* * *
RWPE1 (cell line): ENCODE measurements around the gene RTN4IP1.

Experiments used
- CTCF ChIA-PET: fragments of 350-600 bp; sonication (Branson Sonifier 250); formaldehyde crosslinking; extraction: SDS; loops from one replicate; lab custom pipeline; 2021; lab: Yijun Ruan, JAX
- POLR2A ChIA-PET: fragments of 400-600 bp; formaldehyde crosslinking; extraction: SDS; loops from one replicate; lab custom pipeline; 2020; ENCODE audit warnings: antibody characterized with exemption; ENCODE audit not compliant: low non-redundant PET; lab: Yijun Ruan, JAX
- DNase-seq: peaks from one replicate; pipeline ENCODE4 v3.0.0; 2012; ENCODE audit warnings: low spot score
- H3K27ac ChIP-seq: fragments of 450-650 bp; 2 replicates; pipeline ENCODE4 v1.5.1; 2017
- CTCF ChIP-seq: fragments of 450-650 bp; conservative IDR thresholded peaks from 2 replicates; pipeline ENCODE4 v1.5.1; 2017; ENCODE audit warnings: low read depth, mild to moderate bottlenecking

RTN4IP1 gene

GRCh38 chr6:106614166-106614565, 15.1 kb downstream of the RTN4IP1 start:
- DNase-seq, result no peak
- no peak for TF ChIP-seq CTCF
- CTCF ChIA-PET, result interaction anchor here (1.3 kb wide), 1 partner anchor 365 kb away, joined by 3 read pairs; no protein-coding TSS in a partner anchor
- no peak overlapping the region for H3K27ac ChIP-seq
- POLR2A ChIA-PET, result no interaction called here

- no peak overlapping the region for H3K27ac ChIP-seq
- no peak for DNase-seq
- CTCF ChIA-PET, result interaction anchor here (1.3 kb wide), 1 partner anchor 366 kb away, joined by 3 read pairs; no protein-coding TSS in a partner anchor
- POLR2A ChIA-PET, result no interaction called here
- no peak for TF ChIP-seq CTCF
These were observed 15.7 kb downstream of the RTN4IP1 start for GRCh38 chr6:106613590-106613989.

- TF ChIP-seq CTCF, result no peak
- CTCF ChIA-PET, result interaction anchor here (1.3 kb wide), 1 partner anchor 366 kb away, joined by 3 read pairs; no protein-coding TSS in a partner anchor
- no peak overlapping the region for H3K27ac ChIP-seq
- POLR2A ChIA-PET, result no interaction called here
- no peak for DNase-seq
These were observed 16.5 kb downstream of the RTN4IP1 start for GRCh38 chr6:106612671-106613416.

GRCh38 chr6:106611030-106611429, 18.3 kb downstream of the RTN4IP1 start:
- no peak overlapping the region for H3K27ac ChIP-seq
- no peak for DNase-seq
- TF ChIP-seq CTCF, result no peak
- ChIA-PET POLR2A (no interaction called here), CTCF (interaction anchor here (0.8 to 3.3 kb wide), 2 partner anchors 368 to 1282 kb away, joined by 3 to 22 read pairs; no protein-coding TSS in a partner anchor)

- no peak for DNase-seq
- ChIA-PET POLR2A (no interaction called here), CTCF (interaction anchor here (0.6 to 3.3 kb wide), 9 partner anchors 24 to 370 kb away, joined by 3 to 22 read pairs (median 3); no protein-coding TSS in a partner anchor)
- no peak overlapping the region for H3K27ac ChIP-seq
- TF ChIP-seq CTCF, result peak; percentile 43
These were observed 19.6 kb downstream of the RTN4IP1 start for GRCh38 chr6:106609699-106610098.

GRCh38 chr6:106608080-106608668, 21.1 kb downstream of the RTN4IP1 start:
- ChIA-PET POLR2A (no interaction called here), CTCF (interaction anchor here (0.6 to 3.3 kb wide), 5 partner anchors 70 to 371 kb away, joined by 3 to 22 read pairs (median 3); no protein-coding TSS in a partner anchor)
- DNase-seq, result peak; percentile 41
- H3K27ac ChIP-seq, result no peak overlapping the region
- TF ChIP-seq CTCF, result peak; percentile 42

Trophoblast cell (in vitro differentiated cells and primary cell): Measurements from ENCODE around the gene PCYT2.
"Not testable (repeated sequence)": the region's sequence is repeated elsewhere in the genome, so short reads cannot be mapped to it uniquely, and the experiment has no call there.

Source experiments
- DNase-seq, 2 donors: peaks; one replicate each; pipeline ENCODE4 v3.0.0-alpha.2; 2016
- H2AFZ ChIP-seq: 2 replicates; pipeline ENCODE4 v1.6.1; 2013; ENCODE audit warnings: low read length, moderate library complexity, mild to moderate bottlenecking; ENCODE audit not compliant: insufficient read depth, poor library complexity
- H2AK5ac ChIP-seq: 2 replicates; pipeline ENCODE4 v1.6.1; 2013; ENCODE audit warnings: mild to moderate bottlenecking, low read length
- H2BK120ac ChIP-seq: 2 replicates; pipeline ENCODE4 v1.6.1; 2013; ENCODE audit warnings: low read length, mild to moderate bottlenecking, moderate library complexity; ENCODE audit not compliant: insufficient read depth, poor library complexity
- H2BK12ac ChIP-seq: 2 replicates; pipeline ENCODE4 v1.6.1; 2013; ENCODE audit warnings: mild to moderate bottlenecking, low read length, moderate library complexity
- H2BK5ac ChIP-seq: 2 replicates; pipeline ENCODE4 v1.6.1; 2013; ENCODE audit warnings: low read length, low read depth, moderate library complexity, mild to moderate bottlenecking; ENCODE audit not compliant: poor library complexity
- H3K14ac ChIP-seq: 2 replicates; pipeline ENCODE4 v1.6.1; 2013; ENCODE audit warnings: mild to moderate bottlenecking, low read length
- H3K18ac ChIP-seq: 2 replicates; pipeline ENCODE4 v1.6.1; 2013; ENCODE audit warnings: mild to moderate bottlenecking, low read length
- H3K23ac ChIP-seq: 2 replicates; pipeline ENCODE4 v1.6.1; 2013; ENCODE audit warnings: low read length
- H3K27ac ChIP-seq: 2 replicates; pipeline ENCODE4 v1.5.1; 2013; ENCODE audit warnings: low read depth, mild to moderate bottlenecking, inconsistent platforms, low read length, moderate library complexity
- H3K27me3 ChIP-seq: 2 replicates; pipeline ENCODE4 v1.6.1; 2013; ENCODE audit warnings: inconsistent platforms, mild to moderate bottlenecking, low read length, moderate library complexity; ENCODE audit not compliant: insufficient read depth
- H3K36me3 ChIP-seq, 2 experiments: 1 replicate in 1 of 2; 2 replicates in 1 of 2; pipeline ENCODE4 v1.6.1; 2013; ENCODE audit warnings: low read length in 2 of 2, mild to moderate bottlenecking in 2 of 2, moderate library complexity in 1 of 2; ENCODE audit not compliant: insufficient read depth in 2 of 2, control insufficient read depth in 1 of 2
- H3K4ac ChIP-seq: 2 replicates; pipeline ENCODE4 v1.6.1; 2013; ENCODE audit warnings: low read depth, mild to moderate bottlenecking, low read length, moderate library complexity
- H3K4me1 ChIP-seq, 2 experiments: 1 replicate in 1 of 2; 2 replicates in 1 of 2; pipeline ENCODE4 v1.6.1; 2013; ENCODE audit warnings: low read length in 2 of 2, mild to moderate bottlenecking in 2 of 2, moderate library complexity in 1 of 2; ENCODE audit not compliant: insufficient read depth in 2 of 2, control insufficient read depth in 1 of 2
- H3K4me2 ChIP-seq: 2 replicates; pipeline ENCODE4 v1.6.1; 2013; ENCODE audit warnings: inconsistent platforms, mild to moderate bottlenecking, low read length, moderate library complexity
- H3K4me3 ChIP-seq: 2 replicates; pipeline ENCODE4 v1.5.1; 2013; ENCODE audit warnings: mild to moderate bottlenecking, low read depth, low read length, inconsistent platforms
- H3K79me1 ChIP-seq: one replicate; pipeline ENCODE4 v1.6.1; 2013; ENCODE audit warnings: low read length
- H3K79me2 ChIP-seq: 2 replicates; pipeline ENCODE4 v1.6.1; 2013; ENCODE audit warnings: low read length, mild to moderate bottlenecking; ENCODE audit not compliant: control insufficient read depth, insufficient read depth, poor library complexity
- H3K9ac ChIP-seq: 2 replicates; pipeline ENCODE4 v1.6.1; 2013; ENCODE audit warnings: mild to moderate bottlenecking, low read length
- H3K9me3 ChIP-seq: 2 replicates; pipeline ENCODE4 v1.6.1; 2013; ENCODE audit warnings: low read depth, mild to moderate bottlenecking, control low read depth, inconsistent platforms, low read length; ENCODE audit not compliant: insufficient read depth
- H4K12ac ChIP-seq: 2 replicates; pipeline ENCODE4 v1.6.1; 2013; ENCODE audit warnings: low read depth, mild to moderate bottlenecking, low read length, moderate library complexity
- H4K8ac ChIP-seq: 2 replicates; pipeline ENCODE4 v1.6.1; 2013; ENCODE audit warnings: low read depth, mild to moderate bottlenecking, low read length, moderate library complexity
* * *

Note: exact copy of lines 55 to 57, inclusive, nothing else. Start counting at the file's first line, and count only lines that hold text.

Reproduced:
- H3K27me3 ChIP-seq: 2 replicates; pipeline ENCODE4 v1.6.1; 2013; ENCODE audit warnings: inconsistent platforms, mild to moderate bottlenecking, low read length, moderate library complexity; ENCODE audit not compliant: insufficient read depth
- H3K36me3 ChIP-seq, 2 experiments: 1 replicate in 1 of 2; 2 replicates in 1 of 2; pipeline ENCODE4 v1.6.1; 2013; ENCODE audit warnings: low read length in 2 of 2, mild to moderate bottlenecking in 2 of 2, moderate library complexity in 1 of 2; ENCODE audit not compliant: insufficient read depth in 2 of 2, control insufficient read depth in 1 of 2
- H3K4ac ChIP-seq: 2 replicates; pipeline ENCODE4 v1.6.1; 2013; ENCODE audit warnings: low read depth, mild to moderate bottlenecking, low read length, moderate library complexity